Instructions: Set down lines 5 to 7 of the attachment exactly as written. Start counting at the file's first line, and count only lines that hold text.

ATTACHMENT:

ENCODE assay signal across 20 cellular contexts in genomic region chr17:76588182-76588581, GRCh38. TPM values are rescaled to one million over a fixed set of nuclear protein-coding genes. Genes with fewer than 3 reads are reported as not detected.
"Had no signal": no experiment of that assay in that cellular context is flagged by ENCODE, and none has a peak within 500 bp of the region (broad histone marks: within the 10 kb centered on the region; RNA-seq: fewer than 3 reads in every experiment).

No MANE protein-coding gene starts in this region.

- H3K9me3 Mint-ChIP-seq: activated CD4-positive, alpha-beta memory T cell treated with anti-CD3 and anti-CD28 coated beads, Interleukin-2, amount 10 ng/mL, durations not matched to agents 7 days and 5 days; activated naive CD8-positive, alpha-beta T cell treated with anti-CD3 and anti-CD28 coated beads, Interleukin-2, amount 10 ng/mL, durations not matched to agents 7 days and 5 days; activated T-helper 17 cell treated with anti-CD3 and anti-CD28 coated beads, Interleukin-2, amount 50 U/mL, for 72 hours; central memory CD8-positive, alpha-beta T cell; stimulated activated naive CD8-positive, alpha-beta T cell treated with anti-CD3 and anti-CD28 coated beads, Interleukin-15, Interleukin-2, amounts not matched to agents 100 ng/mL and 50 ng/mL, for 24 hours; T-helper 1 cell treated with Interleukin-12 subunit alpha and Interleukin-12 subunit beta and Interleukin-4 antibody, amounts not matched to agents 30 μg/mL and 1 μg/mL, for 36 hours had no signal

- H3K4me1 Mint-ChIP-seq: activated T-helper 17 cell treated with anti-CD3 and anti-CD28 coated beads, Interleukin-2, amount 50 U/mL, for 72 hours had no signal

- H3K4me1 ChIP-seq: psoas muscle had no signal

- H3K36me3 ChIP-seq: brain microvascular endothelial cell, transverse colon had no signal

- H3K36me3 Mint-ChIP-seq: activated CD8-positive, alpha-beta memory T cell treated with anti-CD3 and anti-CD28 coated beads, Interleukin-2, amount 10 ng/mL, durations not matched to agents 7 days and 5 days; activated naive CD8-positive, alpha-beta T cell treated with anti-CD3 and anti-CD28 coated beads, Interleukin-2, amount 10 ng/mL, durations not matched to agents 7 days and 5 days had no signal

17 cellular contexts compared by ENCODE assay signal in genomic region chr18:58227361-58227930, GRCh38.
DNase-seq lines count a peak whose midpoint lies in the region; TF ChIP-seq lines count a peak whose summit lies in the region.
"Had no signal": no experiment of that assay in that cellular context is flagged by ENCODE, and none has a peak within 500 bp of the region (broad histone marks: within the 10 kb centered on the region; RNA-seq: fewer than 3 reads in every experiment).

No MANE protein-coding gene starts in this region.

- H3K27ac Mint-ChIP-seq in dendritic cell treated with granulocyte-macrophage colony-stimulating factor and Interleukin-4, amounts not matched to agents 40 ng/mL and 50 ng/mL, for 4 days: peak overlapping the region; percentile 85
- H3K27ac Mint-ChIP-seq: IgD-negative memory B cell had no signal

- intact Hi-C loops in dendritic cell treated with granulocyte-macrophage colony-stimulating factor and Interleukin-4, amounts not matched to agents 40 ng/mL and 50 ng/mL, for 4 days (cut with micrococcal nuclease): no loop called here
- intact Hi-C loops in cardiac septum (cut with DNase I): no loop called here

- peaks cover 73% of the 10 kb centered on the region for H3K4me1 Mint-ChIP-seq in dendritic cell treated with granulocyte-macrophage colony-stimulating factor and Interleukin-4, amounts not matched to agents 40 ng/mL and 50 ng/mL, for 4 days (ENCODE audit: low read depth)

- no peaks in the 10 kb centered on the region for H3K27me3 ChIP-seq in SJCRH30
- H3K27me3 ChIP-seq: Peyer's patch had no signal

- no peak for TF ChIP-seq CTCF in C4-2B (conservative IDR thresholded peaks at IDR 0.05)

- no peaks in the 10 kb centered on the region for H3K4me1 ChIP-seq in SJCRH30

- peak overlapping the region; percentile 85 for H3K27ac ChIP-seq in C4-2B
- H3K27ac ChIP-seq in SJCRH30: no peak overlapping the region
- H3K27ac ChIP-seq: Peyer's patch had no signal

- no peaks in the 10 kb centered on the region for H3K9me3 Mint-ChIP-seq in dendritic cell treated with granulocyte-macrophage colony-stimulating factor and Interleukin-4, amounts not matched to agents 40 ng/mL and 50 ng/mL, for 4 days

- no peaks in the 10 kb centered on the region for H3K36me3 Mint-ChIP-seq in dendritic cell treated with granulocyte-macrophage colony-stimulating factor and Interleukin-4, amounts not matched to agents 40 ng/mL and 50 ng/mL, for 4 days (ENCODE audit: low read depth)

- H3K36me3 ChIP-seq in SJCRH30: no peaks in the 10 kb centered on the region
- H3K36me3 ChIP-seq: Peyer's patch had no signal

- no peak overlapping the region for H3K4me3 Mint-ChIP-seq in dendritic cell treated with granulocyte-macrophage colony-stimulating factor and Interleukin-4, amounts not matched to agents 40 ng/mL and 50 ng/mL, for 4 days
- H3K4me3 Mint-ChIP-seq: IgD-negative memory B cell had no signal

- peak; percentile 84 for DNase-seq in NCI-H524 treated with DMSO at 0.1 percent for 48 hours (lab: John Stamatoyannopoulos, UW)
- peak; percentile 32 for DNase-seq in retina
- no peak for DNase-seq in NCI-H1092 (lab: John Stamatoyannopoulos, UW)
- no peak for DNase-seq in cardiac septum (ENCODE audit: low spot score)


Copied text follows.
- H3K4me1 Mint-ChIP-seq: activated T-helper 17 cell treated with anti-CD3 and anti-CD28 coated beads, Interleukin-2, amount 50 U/mL, for 72 hours had no signal

- H3K4me1 ChIP-seq: psoas muscle had no signal

- H3K36me3 ChIP-seq: brain microvascular endothelial cell, transverse colon had no signal